A recent Barron’s article profiles fund managers of the Madison Mid Cap fund, which has beaten 95% of its peers in the past three years and 85% in the past 15 using Warren Buffett’s strategy of buying “great companies at a cheap price.”
Two of the managers, Rich Eisinger and Haruki Toyama, met in the 1990s at Cornell University’s business school. A third co-manager, Andy Romanowich, joined in 2019.
The article notes that Eisinger’s investment style (like Buffett’s) has shifted from that of just finding cheap stocks to finding strong businesses with good cash flows. Eisinger explains: “Over time, we’ve realized, especially in the mid-cap space, the value of paying up for a great business and watching that free cash flow compound over many years.”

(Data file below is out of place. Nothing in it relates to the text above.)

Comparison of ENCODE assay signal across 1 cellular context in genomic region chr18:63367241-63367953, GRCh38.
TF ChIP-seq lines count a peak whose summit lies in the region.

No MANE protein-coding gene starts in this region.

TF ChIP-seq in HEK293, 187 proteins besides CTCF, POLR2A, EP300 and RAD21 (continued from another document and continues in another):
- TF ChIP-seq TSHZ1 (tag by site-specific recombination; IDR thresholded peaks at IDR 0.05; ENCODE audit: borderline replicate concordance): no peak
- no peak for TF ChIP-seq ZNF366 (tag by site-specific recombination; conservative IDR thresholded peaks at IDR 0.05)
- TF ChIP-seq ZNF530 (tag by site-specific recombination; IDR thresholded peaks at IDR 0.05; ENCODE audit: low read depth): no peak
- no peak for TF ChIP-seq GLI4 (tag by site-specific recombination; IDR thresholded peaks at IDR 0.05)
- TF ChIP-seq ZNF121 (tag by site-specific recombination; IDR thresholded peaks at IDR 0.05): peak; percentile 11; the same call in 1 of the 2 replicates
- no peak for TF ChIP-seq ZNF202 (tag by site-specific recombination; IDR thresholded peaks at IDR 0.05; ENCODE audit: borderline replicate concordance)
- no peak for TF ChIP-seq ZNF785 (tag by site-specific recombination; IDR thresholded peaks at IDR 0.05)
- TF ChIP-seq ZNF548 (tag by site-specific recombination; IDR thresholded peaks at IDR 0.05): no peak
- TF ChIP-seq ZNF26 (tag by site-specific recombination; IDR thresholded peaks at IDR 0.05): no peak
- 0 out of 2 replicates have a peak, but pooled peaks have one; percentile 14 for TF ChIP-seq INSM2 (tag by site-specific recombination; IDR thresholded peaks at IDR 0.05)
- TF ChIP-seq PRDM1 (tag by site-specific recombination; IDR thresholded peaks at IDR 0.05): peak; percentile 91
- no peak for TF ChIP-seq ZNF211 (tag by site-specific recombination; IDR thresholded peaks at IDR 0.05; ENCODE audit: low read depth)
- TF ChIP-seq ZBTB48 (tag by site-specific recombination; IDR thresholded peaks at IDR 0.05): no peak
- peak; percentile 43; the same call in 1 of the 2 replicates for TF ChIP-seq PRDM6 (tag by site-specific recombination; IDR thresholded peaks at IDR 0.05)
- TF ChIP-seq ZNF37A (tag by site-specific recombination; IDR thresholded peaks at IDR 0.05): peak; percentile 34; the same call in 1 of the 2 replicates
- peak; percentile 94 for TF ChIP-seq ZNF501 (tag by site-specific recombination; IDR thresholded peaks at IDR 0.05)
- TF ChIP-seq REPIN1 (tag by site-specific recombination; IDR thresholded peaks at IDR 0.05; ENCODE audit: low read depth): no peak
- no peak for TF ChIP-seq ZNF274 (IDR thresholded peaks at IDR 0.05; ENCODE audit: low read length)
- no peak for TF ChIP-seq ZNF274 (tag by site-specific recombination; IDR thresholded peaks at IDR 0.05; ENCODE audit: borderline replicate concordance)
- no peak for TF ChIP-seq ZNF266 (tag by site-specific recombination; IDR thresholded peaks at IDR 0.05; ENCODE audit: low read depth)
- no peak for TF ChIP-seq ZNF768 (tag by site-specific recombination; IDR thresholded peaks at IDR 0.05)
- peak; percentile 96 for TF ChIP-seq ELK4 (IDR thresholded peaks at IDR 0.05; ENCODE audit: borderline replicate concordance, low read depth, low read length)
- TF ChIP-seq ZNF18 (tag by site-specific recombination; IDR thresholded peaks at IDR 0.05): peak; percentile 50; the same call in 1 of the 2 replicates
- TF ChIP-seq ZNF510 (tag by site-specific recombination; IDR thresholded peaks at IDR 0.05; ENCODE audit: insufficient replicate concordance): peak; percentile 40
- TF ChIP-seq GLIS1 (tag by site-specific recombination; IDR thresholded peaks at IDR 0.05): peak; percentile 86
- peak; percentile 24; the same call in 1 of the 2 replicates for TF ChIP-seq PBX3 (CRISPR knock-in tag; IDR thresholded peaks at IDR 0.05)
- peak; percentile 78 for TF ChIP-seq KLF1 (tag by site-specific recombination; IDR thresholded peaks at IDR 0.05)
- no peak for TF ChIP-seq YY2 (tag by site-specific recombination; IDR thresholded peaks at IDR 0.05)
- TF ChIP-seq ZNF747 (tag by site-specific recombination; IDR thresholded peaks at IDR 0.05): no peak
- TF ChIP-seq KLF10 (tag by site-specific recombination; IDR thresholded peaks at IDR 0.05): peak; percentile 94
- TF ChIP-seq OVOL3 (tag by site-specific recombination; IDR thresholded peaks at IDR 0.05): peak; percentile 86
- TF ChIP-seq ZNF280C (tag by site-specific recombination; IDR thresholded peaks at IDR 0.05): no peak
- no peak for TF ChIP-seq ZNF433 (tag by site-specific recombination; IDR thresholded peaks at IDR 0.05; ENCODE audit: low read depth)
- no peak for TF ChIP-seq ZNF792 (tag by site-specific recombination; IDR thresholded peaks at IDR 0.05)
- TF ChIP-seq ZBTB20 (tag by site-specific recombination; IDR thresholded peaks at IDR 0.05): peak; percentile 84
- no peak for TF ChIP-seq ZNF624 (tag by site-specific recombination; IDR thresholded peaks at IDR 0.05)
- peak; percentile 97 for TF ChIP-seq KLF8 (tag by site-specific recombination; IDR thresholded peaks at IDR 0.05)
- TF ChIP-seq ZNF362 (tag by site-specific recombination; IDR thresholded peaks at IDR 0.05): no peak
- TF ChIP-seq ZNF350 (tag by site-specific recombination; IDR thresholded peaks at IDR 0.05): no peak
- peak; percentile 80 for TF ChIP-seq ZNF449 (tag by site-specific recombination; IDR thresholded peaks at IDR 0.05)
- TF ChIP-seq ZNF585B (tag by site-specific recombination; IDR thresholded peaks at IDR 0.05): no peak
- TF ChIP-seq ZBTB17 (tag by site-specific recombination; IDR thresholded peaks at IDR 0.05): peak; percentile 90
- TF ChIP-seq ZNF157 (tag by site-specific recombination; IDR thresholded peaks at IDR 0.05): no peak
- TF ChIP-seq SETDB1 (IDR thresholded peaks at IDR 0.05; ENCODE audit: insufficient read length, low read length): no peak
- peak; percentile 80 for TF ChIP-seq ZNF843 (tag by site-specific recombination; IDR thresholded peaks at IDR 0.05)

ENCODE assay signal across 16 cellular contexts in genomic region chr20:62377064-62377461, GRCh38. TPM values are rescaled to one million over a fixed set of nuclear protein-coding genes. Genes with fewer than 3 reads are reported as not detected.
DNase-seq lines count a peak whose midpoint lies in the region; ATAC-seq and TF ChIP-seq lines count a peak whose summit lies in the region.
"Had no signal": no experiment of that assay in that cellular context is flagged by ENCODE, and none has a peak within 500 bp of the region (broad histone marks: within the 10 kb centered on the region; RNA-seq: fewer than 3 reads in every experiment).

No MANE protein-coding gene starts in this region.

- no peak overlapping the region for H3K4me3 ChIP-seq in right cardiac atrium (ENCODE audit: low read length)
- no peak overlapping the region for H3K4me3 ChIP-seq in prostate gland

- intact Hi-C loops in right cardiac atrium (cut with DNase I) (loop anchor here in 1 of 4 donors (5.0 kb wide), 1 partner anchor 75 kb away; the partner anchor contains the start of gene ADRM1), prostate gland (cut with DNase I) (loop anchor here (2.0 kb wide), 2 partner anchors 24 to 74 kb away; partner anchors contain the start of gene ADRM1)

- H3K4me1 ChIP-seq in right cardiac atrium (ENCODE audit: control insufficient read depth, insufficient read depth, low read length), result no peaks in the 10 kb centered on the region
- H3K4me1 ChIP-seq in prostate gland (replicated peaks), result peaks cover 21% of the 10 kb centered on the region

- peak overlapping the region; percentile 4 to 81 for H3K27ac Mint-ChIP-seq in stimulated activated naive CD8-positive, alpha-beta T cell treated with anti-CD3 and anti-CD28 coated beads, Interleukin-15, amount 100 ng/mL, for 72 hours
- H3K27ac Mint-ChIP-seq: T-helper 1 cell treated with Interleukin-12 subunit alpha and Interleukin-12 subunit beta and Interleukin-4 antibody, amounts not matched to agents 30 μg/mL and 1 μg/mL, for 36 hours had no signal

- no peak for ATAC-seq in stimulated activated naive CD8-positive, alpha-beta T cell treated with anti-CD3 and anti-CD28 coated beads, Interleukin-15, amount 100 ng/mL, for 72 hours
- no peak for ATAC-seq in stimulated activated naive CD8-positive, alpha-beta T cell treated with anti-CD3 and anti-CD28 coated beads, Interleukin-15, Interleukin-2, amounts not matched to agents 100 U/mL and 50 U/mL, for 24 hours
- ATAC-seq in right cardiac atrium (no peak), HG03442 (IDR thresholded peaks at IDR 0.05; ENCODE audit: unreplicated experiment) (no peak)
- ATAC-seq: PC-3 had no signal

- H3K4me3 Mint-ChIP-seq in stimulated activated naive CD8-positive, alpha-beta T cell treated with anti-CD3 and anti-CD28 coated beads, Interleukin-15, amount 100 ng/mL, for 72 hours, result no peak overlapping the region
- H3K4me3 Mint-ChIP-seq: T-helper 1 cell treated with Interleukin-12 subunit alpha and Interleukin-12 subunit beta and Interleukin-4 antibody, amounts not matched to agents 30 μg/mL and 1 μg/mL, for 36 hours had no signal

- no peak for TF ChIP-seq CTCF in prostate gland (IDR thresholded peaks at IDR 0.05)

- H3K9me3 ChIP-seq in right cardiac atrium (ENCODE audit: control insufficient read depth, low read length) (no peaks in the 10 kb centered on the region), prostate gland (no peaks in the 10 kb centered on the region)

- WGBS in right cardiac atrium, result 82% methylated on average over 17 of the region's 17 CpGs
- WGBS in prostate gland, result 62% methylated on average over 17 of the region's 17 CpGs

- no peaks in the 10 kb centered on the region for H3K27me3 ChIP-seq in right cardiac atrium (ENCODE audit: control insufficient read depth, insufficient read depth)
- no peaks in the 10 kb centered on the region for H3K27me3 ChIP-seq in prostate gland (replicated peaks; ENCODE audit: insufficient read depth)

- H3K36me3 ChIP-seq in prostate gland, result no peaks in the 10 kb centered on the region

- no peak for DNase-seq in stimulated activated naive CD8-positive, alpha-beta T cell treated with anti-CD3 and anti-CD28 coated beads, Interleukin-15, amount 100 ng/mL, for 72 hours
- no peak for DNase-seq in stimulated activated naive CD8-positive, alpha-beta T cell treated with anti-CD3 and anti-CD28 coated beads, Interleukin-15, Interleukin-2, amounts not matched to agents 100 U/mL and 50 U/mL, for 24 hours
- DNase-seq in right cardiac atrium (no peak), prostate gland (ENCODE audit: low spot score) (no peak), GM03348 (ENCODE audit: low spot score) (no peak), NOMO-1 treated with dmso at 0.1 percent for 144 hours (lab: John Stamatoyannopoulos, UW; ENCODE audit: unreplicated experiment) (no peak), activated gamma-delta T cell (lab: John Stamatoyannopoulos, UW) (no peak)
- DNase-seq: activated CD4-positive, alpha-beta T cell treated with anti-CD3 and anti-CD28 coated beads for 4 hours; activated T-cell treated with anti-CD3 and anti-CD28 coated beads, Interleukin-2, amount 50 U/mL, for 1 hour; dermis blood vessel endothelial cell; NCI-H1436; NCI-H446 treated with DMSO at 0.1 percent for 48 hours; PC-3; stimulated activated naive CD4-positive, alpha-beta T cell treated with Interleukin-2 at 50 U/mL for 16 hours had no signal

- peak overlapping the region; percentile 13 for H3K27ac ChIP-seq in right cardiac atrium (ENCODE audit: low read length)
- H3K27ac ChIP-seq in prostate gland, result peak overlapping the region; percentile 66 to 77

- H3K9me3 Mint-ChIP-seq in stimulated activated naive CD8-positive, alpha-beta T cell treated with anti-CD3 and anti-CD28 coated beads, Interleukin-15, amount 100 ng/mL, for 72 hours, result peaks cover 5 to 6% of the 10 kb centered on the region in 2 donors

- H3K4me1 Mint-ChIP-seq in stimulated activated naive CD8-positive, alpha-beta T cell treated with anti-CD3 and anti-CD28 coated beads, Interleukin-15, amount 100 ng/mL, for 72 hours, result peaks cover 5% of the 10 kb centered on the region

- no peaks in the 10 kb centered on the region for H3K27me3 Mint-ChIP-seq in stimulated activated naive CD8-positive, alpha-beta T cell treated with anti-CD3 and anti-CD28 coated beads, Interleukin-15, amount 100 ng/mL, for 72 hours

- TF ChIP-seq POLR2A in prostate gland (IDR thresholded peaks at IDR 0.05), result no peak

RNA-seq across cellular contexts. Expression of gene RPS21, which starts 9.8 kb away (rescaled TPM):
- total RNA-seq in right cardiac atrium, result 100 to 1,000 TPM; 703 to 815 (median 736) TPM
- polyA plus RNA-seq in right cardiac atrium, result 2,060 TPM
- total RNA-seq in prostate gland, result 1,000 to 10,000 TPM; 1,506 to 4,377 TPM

The fund is also concentrated, with just 29 stocks as of September 30—another hallmark of Buffett’s strategy.
“To make it into the portfolio, the article explains, a company “should have a strong business model with an ‘economic moat’ that prevents competitors from reducing profits. It must also have a superior management team with preferably strong insider ownership, conservative accounting and earnings projections, and a history of wise capital allocation decisions regarding share buybacks, acquisitions, and debt repayment. Finally, the valuation must be reasonable for a strong business.”